Damon Runyon clearly has not considered point spreads.
"Many beliefs about procedure are exactly the opposite-- take believing that truth can be taken from the Bible. That procedure is self-justifying and there is no way to dispute it from within the assumptions of the procedure."
That's my point about rationality - the way I think about it, it would catch its own contradictions. In essence, a rationalist would recognize that rationalists don't "win." So as a result, committing yourself to rationality doesn't actually commit you to an outcome, as perhaps following a scripture would.
The big... (read more)
I'm inclined to agree on your latter point: looking at the results of the survey, it seems like it would be easy to go from 'rationalist' as a procedural label to 'rationalist' as shorthand for 'atheist male computer programmer using bayesian rules.' Of course, that's a common bias, and I think this community is as ready as any to fight it.
As for the former, I tried to address that by pointing out that rationalism means that we've already decided that updating priors is more effective than prayer. That said, I have a perhaps idealistic view of rationality... (read more)
I think the danger here is far smaller than people are making it out to be. There is a major difference between the label "rationalist" and most other identities as Paul Graham refers to them. The difference is that "rationalist" is a procedural label; most identities are at least partially substantive, using procedural/substantive in the sense that the legal system does.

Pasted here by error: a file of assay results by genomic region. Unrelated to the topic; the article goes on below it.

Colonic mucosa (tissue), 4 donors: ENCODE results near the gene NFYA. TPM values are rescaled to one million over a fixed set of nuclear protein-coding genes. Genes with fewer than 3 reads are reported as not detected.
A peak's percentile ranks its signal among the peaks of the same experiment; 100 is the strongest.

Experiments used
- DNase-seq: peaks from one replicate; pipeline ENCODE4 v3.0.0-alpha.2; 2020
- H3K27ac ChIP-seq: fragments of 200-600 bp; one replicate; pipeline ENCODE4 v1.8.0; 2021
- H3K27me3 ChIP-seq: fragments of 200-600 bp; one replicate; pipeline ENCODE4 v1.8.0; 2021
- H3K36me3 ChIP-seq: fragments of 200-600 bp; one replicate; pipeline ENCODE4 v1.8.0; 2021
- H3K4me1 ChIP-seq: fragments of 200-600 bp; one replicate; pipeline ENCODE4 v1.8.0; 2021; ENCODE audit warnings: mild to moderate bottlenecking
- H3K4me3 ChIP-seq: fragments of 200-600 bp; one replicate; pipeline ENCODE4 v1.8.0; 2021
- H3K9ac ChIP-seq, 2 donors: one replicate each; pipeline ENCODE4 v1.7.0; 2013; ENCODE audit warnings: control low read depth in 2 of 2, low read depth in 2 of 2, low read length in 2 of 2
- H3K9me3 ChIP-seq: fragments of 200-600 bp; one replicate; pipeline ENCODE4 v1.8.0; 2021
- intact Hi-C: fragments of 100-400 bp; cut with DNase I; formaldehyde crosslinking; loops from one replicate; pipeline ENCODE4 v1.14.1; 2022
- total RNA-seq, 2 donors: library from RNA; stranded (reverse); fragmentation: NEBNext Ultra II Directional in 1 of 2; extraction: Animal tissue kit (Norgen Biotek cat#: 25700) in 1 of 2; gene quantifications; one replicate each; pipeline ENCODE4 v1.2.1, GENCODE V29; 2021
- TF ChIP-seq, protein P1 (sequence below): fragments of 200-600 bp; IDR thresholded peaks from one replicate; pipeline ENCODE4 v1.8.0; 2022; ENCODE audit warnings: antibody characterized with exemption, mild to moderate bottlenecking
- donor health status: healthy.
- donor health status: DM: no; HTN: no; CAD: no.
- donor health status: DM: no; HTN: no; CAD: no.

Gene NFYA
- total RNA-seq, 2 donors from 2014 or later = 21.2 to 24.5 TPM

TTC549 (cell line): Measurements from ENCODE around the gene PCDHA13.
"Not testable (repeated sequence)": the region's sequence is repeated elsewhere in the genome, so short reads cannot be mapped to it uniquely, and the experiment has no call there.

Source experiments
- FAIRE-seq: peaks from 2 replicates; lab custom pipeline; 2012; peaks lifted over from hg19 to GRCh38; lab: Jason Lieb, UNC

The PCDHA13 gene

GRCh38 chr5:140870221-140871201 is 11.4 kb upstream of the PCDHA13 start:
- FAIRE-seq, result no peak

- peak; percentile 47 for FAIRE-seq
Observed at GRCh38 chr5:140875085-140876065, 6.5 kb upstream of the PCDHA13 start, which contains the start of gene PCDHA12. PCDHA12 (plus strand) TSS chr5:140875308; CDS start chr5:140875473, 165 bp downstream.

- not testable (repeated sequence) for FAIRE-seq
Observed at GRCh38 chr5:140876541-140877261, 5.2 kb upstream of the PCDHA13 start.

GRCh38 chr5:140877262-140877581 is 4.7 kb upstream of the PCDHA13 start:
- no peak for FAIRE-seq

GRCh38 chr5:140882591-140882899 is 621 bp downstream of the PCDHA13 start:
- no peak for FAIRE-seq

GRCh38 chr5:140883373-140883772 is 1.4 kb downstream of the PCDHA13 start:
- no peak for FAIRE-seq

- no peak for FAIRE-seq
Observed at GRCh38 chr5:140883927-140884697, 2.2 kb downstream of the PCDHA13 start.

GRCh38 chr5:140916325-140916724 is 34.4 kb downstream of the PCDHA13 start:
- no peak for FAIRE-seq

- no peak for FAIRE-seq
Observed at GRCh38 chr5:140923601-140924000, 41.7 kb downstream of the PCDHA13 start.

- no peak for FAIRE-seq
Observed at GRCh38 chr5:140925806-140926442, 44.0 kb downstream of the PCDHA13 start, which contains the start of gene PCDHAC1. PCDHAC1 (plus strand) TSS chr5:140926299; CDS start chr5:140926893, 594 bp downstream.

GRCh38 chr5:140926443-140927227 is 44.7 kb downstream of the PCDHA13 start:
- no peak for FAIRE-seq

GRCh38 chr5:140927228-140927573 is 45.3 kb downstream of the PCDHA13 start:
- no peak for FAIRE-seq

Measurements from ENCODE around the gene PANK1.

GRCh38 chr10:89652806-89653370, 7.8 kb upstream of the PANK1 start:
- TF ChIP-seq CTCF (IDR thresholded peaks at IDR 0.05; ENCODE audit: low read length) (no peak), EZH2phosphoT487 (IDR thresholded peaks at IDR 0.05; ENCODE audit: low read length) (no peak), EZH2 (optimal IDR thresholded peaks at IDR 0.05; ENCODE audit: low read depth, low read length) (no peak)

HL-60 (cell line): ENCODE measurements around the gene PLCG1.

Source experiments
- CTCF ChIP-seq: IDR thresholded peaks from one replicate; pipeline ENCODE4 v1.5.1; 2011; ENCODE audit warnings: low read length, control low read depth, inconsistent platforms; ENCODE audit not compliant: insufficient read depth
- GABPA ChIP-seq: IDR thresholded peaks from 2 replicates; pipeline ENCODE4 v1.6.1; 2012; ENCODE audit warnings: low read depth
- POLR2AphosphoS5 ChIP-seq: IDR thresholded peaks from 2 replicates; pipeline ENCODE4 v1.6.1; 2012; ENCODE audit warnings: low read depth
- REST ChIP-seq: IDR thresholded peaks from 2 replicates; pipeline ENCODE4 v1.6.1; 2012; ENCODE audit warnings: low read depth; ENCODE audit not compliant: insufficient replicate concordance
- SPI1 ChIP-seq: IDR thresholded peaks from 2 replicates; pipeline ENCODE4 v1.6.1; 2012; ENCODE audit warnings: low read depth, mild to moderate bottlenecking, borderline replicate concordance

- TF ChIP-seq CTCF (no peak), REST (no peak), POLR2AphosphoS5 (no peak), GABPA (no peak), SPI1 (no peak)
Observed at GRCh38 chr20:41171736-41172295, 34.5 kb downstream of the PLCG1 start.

"Rationalist," which I agree is an inevitable shorthand that emerges when the topic of overcoming bias is discussed frequently, is exclusively a procedural la... (read more)
Exposing yourself to any judgments, period, is risky. The OB crowd is perhaps the best-commenting community I've come across: they read previous comments and engage the arguments made there. How many other bloggers are like Robin Hanson and consistently read and reply to comments?
Anyway, as a result, any comment is bound to be read and often responded to by others. There may not have been a point value attached, but judgments were made.
Agreed. I have trouble accepting this as a true irrationality. It strikes me as merely a preference. You lose time you could be listening to song A because of your desire to have the same play count for song B, but this is because you prefer the world where playcounts are equal to the world where they are unequal but you hear a specific song more. Is that really an irrational preference?
I also agree with VN's disclaimer: this time spent [wasted?] on equalizing playcounts could probably be used for something else. But at what point does the preference for a... (read more)
I have to echo orthonormal: information, if processed without bias [availability bias, for example], should improve our decisions, and getting information is not always easy. I don't see how this raises any questions about the rational process, or as you say, principled fashion.
"But by what principled fashion should you choose not to eat the fugu?"
This seems like a situation where the simplest expected value calculation would give you the 'right' answer. In this case, the expected value of eating oysters is 1, the expected value of eating the fug... (read more)
Eliezer Yudkowsky does not sleep. He waits.
You're probably right, but this is a workaround around the question. In law school, they'd accuse you of fighting the hypothetical. You're in the least convenient possible world here: you're wide awake, 100%, for the entire relevant duration.